Next Thursday night is a terrorist attack in Paris—the latest in the world of the most popular cities for tourists—both Parisians and travelers are on edge as authorities continue to investigate the shooting.
The incident shut down of the crowded, tree-lined Champs-Élysées, one of the most important roads in Paris and a tourist magnet, just three days before the next French presidential election.
“No one wants to be afraid when they go to take the subway or out for dinner, but there is a nagging worry in the back of everyone,” Melanie Mathis, an American national living in Paris, told Fox News. “You think twice about going to certain places or in large crowds.”
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(French police patrol the Champs Elysees Avenue the day after a policeman was killed and two others injured in a shooting incident in Paris, France, April 21, 2017.)
Terror attacks are becoming more frequent in France, leaving many to wonder how safe the beautiful city really is. Long one of the most popular tourist destinations in the world, France received 83 million foreign visitors last year, according to the French Ministry of Foreign Affairs. However, that number is down from 2015, when France, more than 85 million tourists.
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Just two months ago, the French statistical office INSEE reported that tourism had greatly recovered in 2016, after two consecutive quarters of decline linked to terrorist attacks. The news came at a time tourism is the largest industry in the region Ile-de-France region, including Paris, and since by the end of 2016, the region reported a devastating 750 million euro (about $802 million) in lost revenue.
“Paris is on the downside since November 2015, followed by the Beautiful truck attack in 2016, but we have seen slowly the travelers back to Paris, New York-based travel agency Ginny Caragol, Executive Director of Valerie Wilson Travel, told Fox News.
While Caragol noted that there was a decrease in French bookings after the Bataclan attacks, that trend was beginning to reverse. With these recent incidents, the agency has yet to receive requests to cancel future bookings, though, says Caragol,”this could change.”
Adds Mathis, “many people dream of a trip to or around France, and the thought that is eliminated or reduced by the terrorist threat is simply unacceptable.”
In particular, france and Paris, in general, has experienced a recent increase in terrorism, with incidents including the March 2017 Orly attack; the February 2017 Louvre attack; a July 2016 attack on a church in Normandy; the July 2016 Beautiful truck attacks; the January 2015 attacks (including the Bataclan theatre), and the Charlie Hebdo attack in January, 2015.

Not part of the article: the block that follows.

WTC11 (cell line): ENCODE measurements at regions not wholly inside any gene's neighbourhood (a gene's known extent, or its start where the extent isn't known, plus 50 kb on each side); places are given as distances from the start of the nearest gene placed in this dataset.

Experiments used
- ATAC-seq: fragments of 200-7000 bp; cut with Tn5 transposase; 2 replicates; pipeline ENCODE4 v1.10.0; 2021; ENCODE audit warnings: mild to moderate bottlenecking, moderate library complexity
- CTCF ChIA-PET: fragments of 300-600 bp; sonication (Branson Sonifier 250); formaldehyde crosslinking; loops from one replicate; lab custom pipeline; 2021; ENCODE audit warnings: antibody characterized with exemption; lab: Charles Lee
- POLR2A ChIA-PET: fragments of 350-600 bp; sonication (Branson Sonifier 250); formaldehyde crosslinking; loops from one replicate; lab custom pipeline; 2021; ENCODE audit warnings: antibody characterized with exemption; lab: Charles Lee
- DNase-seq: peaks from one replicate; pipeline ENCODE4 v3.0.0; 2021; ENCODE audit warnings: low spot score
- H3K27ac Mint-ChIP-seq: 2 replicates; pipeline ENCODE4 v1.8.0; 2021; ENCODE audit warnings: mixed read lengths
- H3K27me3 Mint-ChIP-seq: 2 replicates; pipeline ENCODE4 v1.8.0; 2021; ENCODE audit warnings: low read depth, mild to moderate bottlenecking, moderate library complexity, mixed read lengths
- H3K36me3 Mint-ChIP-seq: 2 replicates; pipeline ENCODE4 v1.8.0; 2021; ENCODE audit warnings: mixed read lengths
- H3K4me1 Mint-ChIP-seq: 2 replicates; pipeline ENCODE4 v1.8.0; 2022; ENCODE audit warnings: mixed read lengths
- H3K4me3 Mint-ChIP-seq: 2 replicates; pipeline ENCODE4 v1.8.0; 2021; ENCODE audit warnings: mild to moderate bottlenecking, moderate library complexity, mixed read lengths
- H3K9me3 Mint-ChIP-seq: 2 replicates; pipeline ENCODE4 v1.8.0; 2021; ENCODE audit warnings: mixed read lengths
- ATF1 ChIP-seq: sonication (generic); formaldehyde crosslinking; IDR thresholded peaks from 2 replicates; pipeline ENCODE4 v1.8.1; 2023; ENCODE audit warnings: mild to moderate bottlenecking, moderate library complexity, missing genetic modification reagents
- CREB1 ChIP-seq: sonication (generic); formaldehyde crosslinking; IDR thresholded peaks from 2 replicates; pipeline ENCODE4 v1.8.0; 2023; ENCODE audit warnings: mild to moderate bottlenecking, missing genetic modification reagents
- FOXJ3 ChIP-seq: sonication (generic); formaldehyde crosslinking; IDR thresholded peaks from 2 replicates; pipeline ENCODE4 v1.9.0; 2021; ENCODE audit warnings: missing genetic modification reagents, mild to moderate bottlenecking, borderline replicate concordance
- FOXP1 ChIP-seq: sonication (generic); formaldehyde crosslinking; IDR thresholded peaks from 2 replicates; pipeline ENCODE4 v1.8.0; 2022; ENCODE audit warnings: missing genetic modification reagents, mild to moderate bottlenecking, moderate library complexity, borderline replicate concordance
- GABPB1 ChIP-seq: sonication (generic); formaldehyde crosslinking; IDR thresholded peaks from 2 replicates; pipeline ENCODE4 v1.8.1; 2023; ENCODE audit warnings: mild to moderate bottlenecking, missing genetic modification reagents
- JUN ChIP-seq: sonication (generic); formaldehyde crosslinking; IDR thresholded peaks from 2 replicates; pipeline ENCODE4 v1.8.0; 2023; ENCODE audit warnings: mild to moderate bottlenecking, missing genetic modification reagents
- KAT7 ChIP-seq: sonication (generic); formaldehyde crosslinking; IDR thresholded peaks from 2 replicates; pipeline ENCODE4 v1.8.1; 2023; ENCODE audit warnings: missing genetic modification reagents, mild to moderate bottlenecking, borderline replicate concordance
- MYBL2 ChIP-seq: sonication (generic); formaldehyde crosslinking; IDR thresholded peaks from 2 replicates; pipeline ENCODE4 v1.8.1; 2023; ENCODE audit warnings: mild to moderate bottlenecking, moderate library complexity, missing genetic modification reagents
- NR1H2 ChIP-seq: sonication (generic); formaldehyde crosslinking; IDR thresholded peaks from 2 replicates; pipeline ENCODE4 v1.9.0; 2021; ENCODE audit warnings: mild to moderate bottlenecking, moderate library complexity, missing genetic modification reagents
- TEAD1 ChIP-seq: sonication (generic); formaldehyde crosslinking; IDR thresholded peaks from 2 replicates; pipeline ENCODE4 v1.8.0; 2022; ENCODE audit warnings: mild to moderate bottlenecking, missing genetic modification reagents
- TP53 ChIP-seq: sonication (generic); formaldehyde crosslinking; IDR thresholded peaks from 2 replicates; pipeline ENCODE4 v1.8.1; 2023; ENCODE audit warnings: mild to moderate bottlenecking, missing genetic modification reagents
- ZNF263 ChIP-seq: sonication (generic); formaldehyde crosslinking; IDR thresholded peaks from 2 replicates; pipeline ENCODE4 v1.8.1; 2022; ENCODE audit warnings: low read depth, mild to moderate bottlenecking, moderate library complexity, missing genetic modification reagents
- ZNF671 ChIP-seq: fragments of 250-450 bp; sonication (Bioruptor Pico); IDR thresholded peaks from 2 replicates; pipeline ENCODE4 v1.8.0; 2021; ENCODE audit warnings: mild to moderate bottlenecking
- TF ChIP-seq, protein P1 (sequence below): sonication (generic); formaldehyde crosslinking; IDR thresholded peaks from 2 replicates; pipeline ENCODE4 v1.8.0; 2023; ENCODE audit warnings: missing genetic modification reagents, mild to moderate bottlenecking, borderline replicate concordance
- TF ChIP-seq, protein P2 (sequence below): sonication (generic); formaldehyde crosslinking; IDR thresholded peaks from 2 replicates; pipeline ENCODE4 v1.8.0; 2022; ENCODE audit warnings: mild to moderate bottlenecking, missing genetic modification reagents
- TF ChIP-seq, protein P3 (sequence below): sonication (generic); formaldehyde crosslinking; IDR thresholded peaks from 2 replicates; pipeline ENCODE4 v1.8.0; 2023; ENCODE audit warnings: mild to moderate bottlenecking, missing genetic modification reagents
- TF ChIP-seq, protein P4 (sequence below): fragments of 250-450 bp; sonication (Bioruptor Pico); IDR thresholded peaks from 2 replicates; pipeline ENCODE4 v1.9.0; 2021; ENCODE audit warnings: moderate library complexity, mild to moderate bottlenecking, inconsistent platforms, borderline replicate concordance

Meanwhile, just this week, two men were arrested in Marseille on suspicion of planning another imminent attack before the Presidential election.
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The US State Department has not issued a warning for Americans traveling to France, although the France page includes a warning for those who travel or live in France, saying: “When travelling or living in France, you should: Be aware of your local situation and take the proper steps to strengthen your personal safety.”
The website warns US citizens to avoid demonstrations, rallies and protests, and reminds travelers about France ‘ s national state of emergency after the deadly November 2015 attacks. In December, the French Parliament voted to extend the state of emergency until July 15 of this year, after the elections are over and a new President has taken office.
Travel risk management firm E Travel Warnings, however, it has France listed as “Country Risk Level: High,” indicating the fact that ISIS claimed responsibility for the attack, and the scoring of this week’s earlier arrests in Marseille.
Travellers are also being advised by the US Embassy in France to download the Government of France smartphone application, SAIP, to receive warnings about “terrorism or other special events.”